Andrew Treadwell of Behind The Amps recently conducted an interview with former SKID ROW frontman Sebastian Bach. A few excerpts from the chat follow:

Behind The Amps: Songs like "Negative Light" and "By Your Side", are really showing your voice, but how did you choose what subject matters to talk about?

Bach: I always make the words, the subject matter, I try to make the sound of my voice match up with the words, and as far as subject matter goes, I started writing lyrics for this album in the year 2000, and the first song we wrote was "Falling Into You", which is kind of like a love song, and then 9/11 happened, and after 9/11 happened, I started writing lyrics about the war like "Take You Down With Me", which is totally about a soldier, you know if he is going to die, he is going to kill the guy who is killing him. And then "You Don't Understand", is a song written from the perspective of being a soldier who spends his days driving a tank around, killing people, and wondering if he is going to live to see another day. So I think anybody writing lyrics, from the year 2000 to 2007, could not help but be influenced by situations in the world, you know. And also me having a nineteen year old son, brought it home even more intensely, because we were getting draft registry notices in the mail, which I would put in the shredder, and I would get a draft registry for my son, and I would spend the day writing lyrics, how could I not write about that (laughs), you know I was like, "You're not fucking gonna get my fucking son" (laughs), so that's why a lot of the subject matter has to do with that.

Behind The Amps: And what about the photos in your album?

Bach: Oh! Wow, you are pretty much the first person to ask me about that. I took pretty much all of the photos, in the inside, not the poster. You have different packaging over there to America, so I don't really know exactly what the Australian packaging is. But I took most of the shots on the inside, and one weird thing, is that my dad just had his last art show here in New York, a posthumous show, that he scheduled before his death, and I was reading about his art, and they said about my dad's art, that all of his landscapes that he painted, had a bright sun in them, like the sun, and that was like the focal point of most of his landscapes. And I realized that I like to take pictures, for some reason, of the sun. It's a spiritual thing, a heavenly thing, and it's just strange that he always painted the sun, and I'm gravitated towards taking pictures of it. When I put it all together, it just fits, and it goes along with the side "By Your Side", which is kind of an ode to him, and anyone who has lost a love one. So it was weird that we look at that image of the sun, in the same way, kind of.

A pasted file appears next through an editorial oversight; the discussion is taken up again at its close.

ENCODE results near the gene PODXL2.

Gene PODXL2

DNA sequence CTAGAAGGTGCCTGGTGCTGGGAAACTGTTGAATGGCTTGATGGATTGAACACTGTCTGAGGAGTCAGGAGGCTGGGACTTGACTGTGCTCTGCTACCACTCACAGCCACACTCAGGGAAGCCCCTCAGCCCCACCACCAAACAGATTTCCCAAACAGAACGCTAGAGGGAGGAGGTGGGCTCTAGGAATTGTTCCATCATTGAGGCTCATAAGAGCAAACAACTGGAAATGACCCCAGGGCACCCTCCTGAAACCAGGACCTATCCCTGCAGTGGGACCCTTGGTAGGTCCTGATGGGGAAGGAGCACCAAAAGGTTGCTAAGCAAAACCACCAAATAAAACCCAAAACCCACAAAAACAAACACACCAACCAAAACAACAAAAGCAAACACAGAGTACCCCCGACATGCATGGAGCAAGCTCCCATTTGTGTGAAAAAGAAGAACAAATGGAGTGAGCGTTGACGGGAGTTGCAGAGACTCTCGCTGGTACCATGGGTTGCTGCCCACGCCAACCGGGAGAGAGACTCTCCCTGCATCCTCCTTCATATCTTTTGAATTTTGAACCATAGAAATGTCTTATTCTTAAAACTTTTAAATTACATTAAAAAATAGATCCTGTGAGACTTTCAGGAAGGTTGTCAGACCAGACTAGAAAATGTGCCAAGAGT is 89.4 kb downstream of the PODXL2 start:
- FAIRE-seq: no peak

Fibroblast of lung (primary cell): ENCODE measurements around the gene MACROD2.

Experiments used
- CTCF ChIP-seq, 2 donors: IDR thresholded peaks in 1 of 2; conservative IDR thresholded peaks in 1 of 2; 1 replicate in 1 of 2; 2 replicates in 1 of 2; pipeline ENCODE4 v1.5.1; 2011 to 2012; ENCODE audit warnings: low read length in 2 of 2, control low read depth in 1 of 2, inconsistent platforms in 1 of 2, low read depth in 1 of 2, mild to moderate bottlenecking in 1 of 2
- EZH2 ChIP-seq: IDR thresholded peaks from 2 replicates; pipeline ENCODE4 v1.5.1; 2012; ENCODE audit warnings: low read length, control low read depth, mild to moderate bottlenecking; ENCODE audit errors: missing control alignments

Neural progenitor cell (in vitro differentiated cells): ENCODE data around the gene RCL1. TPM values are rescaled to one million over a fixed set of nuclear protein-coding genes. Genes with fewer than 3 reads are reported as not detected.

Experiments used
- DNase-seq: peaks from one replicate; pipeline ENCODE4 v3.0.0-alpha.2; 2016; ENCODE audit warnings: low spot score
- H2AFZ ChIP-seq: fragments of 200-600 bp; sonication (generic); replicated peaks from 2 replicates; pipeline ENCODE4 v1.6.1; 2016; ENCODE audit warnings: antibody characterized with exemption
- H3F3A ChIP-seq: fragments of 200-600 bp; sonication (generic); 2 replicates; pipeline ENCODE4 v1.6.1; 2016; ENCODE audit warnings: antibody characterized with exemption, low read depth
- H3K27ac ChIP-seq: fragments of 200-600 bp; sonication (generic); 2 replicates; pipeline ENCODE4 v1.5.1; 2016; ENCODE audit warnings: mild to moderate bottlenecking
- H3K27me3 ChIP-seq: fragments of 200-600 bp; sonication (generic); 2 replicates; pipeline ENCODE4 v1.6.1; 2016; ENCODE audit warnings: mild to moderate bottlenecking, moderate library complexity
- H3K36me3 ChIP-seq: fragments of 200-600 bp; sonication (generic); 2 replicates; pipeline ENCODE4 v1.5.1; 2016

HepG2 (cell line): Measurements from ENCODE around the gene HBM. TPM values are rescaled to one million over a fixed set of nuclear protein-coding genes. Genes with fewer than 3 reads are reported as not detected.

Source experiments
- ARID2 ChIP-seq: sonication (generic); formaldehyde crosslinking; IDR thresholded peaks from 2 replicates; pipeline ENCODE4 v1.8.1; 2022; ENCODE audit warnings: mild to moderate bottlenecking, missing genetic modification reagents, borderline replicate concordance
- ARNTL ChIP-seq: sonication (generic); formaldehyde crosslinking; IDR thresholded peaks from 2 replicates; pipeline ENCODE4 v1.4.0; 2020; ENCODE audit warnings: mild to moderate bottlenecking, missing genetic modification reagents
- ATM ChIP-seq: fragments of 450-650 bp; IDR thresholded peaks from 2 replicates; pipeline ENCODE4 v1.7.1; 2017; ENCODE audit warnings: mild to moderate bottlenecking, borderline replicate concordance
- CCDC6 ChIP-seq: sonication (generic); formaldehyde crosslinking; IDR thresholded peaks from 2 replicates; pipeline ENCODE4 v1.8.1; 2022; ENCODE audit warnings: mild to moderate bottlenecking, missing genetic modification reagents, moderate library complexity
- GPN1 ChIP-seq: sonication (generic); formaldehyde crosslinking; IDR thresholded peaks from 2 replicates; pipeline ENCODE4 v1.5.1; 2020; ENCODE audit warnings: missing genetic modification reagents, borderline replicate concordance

Behind The Amps: Once you leave [Australia], you have some festival appearances, and then you are going out on the POISON tour. Do you feel that your band has a little extra to prove, to show fans that you're not a band that rests on the past, and you have more to offer with new music?

Bach: Well, in a word, YES (laughs). I know for a fact that a lot of people will be coming to see me with POISON, expecting to here a little bit of old songs, and that's not what they're gonna hear. So one thing I like about rock 'n' roll, is it is all about self-expression, nobody can tell me what to say, nobody can tell me what to sing, and I'm gonna give "Angel Down", the record, everything I've got. That means, playing it all summer long, for as long as I can. I'm not out there to "Remember yesterday, Walkin' hand in hand," even though that's my song, my intention is to focus on the new record, definitely.

Behind The Amps: And although "Angel Down" is less than a year old, have you worked on any new songs or demos?

Bach: Yes, I'm actually working right now, I have four songs, that I am writing lyrics to, that I am collaborating with, with Jamey Jasta from HATEBREED. They are one of my favourite new metal bands, they write incredible metal anthems, and I'm working with Jamey, which is very exciting for me.

Read the entire interview at Behind The Amps.


Posted in: News


To comment on a BLABBERMOUTH.NET story or review, you must be logged in to an active personal account on Facebook. Once you're logged in, you will be able to comment. User comments or postings do not reflect the viewpoint of BLABBERMOUTH.NET and BLABBERMOUTH.NET does not endorse, or guarantee the accuracy of, any user comment. To report spam or any abusive, obscene, defamatory, racist, homophobic or threatening comments, or anything that may violate any applicable laws, use the "Report to Facebook" and "Mark as spam" links that appear next to the comments themselves. To do so, click the downward arrow on the top-right corner of the Facebook comment (the arrow is invisible until you roll over it) and select the appropriate action. You can also send an e-mail to blabbermouthinbox(@) with pertinent details. BLABBERMOUTH.NET reserves the right to "hide" comments that may be considered offensive, illegal or inappropriate and to "ban" users that violate the site's Terms Of Service. Hidden comments will still appear to the user and to the user's Facebook friends. If a new comment is published from a "banned" user or contains a blacklisted word, this comment will automatically have limited visibility (the "banned" user's comments will only be visible to the user and the user's Facebook friends).